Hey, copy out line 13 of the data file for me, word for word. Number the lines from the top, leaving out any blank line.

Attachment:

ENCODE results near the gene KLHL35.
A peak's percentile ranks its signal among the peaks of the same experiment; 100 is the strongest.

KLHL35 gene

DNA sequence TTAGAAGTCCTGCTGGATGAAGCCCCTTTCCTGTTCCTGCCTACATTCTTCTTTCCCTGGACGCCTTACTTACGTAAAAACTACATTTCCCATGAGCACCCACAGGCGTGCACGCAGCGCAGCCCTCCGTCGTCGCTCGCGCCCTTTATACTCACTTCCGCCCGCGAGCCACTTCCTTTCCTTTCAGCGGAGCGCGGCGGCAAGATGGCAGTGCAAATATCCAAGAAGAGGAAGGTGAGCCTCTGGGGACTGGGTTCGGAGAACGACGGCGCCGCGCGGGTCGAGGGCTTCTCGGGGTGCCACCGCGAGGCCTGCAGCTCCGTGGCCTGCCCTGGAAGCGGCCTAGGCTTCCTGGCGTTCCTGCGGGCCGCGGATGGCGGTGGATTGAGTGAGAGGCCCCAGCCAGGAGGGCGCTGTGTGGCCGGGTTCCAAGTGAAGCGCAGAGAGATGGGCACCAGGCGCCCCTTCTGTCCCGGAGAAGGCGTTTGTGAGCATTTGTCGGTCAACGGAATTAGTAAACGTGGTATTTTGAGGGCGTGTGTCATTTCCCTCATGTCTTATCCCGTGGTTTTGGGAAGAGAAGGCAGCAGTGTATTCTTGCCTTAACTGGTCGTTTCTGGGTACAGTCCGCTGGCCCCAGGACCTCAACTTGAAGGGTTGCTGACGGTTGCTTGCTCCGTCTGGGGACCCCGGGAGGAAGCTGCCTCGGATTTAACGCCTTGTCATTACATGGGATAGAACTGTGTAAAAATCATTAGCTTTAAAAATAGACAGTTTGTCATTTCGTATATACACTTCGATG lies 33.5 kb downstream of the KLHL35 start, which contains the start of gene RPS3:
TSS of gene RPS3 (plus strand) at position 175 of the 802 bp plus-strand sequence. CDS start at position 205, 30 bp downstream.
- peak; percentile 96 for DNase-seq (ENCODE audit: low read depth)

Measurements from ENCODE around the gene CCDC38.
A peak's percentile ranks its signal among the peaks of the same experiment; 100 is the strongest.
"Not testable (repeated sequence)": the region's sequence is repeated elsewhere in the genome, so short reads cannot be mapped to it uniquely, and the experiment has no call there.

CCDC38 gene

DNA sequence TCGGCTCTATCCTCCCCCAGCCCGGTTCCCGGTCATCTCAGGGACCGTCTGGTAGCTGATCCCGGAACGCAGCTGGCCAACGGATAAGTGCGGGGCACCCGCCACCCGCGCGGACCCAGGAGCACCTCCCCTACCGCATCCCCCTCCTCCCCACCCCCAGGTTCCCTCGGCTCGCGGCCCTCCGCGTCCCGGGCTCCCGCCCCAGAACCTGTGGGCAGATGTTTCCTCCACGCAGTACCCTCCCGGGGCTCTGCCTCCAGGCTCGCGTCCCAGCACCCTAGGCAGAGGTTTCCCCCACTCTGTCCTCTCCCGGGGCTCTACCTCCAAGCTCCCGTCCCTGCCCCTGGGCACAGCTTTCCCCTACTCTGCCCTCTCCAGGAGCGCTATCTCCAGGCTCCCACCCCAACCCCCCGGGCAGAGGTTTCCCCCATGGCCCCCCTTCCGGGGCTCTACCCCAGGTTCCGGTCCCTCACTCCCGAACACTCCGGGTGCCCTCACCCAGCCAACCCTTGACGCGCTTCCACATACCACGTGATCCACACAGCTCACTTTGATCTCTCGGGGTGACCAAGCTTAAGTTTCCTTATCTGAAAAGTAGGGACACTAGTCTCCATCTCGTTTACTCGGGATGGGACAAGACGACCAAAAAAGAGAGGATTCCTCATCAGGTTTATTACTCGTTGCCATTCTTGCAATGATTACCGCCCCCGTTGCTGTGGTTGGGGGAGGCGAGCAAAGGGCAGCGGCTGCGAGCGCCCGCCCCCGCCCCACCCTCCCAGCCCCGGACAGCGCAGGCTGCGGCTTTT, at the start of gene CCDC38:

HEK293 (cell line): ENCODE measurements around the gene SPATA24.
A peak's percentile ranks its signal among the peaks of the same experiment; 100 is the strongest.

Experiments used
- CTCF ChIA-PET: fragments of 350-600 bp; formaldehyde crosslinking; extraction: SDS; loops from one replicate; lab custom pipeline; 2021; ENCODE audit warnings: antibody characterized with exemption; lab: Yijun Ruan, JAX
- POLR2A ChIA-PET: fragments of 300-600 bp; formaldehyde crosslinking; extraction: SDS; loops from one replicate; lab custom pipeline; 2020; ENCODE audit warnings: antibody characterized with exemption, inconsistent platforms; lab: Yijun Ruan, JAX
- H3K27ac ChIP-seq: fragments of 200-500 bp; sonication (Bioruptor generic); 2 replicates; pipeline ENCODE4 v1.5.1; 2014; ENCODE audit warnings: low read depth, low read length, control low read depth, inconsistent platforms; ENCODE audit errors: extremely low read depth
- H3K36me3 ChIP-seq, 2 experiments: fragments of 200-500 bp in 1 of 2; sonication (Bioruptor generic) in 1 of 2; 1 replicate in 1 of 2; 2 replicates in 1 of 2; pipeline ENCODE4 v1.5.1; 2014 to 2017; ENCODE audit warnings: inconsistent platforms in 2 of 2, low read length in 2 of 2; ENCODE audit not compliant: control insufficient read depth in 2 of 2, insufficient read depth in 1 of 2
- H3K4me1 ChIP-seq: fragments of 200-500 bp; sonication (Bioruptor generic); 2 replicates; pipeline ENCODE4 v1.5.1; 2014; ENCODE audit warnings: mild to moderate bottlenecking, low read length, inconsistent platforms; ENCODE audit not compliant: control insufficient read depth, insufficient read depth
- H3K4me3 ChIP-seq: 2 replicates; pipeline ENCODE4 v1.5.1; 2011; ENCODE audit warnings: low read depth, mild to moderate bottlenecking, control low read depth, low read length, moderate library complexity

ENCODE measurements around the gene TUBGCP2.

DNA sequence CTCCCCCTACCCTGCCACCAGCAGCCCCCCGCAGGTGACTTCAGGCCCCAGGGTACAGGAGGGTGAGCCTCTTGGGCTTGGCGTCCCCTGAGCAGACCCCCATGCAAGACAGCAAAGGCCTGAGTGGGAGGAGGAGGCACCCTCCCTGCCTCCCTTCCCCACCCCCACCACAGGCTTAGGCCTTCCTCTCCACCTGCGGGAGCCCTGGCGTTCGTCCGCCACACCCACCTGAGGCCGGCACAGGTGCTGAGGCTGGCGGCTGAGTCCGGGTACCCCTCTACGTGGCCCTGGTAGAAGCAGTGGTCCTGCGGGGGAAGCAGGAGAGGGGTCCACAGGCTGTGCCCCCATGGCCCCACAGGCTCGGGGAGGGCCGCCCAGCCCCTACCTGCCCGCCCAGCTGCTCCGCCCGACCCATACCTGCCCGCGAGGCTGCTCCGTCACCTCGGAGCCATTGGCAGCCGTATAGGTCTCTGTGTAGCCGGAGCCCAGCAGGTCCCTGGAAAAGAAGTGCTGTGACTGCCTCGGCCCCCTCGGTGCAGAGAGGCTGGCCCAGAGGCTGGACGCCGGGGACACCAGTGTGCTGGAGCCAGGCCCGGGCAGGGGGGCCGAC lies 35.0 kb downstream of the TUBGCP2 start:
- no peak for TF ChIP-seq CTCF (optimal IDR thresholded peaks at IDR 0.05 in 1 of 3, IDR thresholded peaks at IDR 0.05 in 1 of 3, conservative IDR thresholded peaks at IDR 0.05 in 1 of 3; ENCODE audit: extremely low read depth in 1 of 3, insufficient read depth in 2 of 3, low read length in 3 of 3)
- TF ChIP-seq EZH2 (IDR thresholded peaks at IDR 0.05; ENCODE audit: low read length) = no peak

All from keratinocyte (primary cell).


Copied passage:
A peak's percentile ranks its signal among the peaks of the same experiment; 100 is the strongest.